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Rhubarb Sauce
By Kellie Hynes | Photos by Jonathan Gayman
Posted On: 06/01/2017   


I’ve never known what to make of, let alone out of, rhubarb. It’s an edible oxymoron – a vegetable best known for its starring role in pie. Can you imagine a kale doughnut? Me neither. In the interest of continuing education and culinary adventure, I bought a few pounds of the spring stalk and am excited to report that rhubarb can brighten everything from a beverage to an entree to, yes, pie.

Skip the rhubarb leaves, which are a wee-bit poisonous. Instead, take home the raw stems, which look like celery that’s been dipped in a fiery sunset. The rhubarb’s variety determines where it falls on the color spectrum, usually somewhere between pale pink to cherry red, but the color doesn’t affect the taste – all will be super tangy.

It couldn’t be easier to cook rhubarb. Just chop up your stalks and throw them in a pot with a little sugar and a splash of water. The flavor mellows to sweet with a citrusy edge – think a strawberry that dates drummers. If you’re more Rizzo than Sandra Dee, rhubarb is for you.
Let your palate be your guide when adding sugar. Some research recipes suggested a cup of sugar to four cups of rhubarb. Others skipped it entirely and used dates and raisins. I split the difference and used a half cup of sugar, which made it sweet without fully masking the sour. Not unlike a handful of Sour Patch Kids, or when I say, “bless your heart.”

The rhubarb deconstructs as it cooks, melting from coarse stalks into a smooth sauce in about 30 minutes. Since rhubarb is fiber-rich, some of those pesky pink strands may stand out in the syrup. If you’re visually squeamish, a spin with the immersion blender will even out the texture and color.

Use the rhubarb sauce to give old favorites a new twist. Drizzle it over pancakes, waffles or Greek yogurt for breakfast. Shake the sauce with a bit of vinegar and oil for a quick and easy salad dressing. Need a canapé for cocktail hour? Rhubarb deliciously cuts through creamy Camembert. Pour it over ice cream, or better yet, blend it into a homemade quart. There are savory applications as well. You can baste chicken and pork with rhubarb sauce, and if grilling is on the calendar, use it in place of brown sugar in an easy homemade barbecue sauce.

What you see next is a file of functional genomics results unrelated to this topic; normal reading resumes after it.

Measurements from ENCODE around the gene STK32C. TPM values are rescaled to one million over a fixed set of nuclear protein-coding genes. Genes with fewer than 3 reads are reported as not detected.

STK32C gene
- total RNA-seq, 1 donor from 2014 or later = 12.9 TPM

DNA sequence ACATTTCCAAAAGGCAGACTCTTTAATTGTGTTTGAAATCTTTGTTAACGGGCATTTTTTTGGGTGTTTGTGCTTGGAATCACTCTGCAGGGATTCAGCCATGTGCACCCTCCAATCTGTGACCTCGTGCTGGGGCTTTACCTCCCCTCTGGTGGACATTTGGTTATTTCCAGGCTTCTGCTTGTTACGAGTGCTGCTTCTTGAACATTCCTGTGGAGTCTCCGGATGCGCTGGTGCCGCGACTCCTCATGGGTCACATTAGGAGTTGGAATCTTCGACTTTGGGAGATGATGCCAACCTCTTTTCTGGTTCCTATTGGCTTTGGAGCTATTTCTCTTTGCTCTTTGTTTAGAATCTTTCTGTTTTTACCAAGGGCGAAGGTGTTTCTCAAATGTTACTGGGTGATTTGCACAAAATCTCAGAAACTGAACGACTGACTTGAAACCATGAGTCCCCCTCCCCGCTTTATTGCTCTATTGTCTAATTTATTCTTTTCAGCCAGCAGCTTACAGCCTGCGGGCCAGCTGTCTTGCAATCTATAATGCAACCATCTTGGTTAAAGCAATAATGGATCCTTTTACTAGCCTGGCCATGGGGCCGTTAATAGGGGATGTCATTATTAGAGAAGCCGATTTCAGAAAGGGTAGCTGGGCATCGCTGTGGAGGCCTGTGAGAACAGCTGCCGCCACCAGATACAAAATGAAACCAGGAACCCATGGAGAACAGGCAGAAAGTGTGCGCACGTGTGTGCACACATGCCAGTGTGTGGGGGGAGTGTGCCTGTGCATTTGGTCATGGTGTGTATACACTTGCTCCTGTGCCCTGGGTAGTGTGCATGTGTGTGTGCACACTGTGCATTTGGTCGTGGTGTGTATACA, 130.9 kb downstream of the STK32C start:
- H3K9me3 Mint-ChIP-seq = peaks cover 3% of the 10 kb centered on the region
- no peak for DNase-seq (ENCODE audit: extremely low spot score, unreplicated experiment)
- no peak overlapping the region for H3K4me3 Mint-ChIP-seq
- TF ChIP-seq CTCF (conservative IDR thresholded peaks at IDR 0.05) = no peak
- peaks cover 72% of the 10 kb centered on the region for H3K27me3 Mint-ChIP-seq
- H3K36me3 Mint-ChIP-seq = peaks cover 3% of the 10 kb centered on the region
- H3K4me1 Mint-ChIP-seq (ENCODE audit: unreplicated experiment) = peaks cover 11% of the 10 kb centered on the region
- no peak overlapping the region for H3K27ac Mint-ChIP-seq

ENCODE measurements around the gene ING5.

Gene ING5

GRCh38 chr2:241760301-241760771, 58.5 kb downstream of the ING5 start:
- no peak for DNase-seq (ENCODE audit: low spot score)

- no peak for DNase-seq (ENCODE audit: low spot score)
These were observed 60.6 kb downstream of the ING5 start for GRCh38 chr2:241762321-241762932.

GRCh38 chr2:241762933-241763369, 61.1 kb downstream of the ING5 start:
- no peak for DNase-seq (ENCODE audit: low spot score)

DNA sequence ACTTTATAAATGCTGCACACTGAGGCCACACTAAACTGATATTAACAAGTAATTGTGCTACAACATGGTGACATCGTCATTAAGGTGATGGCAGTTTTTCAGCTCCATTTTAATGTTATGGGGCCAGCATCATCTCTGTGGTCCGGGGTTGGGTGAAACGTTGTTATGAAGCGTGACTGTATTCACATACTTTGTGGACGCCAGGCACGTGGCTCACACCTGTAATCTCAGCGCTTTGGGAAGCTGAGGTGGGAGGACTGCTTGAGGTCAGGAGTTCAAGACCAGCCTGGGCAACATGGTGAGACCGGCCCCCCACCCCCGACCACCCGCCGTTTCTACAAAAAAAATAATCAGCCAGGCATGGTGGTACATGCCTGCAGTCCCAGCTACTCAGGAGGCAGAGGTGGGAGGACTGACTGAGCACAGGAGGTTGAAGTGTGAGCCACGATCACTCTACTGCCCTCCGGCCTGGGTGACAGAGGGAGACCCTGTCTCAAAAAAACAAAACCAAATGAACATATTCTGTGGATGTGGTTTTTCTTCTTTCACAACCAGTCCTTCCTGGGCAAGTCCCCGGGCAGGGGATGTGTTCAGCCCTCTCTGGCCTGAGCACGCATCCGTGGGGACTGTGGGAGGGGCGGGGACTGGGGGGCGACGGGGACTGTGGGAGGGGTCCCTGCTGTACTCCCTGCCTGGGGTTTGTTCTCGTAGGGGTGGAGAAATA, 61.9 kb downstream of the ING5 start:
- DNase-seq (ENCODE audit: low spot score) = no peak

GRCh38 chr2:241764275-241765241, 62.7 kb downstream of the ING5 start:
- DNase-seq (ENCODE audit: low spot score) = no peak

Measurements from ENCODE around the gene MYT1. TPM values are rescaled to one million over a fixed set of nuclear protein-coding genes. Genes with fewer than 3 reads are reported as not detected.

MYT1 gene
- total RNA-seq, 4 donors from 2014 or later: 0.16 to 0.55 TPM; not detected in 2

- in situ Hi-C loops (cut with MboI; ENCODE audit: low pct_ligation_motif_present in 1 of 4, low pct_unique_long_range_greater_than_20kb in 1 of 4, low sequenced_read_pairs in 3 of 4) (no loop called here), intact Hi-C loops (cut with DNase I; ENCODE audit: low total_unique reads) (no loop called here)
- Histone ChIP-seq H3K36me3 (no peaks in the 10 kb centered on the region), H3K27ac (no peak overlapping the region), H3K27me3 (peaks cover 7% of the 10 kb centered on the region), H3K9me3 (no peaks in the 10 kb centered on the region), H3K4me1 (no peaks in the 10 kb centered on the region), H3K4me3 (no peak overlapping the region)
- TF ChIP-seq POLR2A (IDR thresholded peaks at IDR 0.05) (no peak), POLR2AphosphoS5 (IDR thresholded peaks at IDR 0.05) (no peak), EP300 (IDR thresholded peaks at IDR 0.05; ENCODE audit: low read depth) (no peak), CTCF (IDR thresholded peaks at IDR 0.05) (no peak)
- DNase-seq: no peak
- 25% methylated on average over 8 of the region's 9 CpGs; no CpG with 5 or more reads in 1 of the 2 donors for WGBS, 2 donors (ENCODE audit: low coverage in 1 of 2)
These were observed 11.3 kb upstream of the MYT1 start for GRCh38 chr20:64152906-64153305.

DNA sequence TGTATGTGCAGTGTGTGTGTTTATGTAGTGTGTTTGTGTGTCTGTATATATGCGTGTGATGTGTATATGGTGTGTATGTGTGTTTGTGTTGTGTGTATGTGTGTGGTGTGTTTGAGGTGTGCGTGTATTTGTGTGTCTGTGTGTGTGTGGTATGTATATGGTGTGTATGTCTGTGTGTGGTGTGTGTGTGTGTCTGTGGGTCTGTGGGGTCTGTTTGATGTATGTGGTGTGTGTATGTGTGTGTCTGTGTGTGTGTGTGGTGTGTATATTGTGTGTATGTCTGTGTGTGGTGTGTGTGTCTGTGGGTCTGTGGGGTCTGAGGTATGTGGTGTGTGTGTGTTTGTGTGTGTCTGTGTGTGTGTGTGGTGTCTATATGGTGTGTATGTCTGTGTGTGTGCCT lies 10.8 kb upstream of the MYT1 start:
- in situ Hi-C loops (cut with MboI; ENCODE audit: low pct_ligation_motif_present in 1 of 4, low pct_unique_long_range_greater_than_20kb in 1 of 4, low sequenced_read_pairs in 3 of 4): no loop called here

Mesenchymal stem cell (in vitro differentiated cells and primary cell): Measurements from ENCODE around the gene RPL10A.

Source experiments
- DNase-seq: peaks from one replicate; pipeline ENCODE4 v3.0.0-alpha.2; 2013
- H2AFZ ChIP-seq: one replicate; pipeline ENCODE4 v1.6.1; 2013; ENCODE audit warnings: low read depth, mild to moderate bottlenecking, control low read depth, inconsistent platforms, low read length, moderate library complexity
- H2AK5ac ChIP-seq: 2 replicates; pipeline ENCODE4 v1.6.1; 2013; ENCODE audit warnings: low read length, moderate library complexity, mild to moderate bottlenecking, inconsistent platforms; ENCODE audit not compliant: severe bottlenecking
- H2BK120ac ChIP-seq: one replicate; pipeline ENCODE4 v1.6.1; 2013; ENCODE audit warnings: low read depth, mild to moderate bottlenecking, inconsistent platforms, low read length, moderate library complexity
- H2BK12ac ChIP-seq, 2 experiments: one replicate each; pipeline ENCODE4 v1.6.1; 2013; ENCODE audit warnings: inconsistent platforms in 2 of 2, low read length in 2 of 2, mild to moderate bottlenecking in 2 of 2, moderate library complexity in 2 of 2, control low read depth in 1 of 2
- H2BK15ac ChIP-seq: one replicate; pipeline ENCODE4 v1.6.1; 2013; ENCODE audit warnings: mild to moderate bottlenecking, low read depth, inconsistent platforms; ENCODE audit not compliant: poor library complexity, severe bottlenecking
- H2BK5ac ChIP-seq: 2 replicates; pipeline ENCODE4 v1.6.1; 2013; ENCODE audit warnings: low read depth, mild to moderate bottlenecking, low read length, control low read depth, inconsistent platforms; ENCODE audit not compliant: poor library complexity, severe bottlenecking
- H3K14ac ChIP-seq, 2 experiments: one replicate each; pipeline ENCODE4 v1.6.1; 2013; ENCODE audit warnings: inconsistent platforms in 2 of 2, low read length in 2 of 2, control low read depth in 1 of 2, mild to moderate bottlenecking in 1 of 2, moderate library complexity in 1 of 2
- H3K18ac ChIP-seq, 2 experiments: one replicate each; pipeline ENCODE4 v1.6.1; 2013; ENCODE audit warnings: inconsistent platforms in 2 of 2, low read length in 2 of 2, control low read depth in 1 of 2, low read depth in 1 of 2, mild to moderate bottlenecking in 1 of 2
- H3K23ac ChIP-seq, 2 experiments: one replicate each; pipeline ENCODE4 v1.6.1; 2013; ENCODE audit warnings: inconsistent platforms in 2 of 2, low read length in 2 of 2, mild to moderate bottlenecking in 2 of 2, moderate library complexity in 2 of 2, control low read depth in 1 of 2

Yes, working rhubarb into every meal for several days may have been slightly overenthusiastic, but I was thrilled to find a food full of vitamin C and plant-based calcium that my kids loved. My pickiest child, who has never fully forgiven me for “zucchini week,” declared the rhubarb ice cream to be the best dessert I’ve ever made. And then he asked for a second helping. I’m sure it’s because he knows the importance of eating more vegetables.


Rhubarb Sauce
1¾ cups

1 lb. rhubarb stalks, chopped into 1-inch pieces
½ cup sugar
1 Tbsp. water

• Combine all ingredients in a large pot over medium heat. Stir constantly until the rhubarb releases moisture and the sugar melts. Reduce the heat to low and simmer, stirring frequently, until no chunks remain and the sauce returns slowly after dragging a wooden spoon through it, 20 to 30 minutes. Remove from heat and allow the syrup to cool to room temperature.
• Blend with an immersion blender 30 seconds to break down any remaining rhubarb fibers. Cover and store in the refrigerator up to 4 days.

Rhubarb Barbecue Sauce
Stir together 1 cup ketchup, ¼ cup rhubarb sauce, 3 tablespoons Dijon mustard and 1 teaspoon Worcestershire sauce.

No-Churn Rhubarb Ice Cream
In a large bowl, combine 1 14-ounce can sweetened condensed milk, 1 cup rhubarb sauce and 1 teaspoon vanilla extract. In a second bowl, beat 2 cups cold heavy whipping until stiff peaks form. Gently fold the whipped cream, 1 ladleful at a time, into the condensed milk mixture. Freeze in an airtight container 4 hours before serving.

Rhubarb Seltzer
In a cocktail shaker, gently mix 8 ounces chilled sparkling water with 2 tablespoons rhubarb sauce. Pour into an ice-filled glass and garnish with a lemon slice or mint sprig.

Pork Tenderloin with Rhubarb Glaze
Preheat the oven to 400 degrees. Brush a 1½-pound pork tenderloin with 2 tablespoons rhubarb sauce and sprinkle with ⅛ teaspoon kosher salt and ⅛ teaspoon freshly ground black pepper. Roast the tenderloin, brushing with an additional 2 tablespoons sauce after 10 minutes, until the internal temperature reaches 150 degrees, 20 to 25 minutes total. Let rest 10 minutes before serving with additional rhubarb sauce on the side.

Rhubarb and Goat Cheese Hand Pies
Preheat the oven to 400 degrees. Cut prepared refrigerated pie crusts into 12 3-inch rounds. In a small bowl, combine 4 ounces goat cheese and ¼ cup rhubarb sauce with a mixer on low speed. Spoon 1 heaping teaspoon of the mixture onto the center of each dough circle. Fold the pie dough over the filling into a crescent, pinching the edges shut. Brush the hand pies with egg wash (1 egg whisked with 1 tablespoon milk). Sprinkle with turbinado sugar and bake on an ungreased cookie sheet until golden, about 15 minutes. Let cool before serving.






Rhubarb Sauce
Makes 1 3/4 cups

INGREDIENTS

1 lb. rhubarb stalks, chopped into 1-inch pieces
½ cup sugar
1 Tbsp. water

PREPARATION

• Combine all ingredients in a large pot over medium heat. Stir constantly until the rhubarb releases moisture and the sugar melts. Reduce the heat to low and simmer, stirring frequently, until no chunks remain and the sauce returns slowly after dragging a wooden spoon through it, 20 to 30 minutes. Remove from heat and allow the syrup to cool to room temperature.
• Blend with an immersion blender 30 seconds to break down any remaining rhubarb fibers. Cover and store in the refrigerator up to 4 days.

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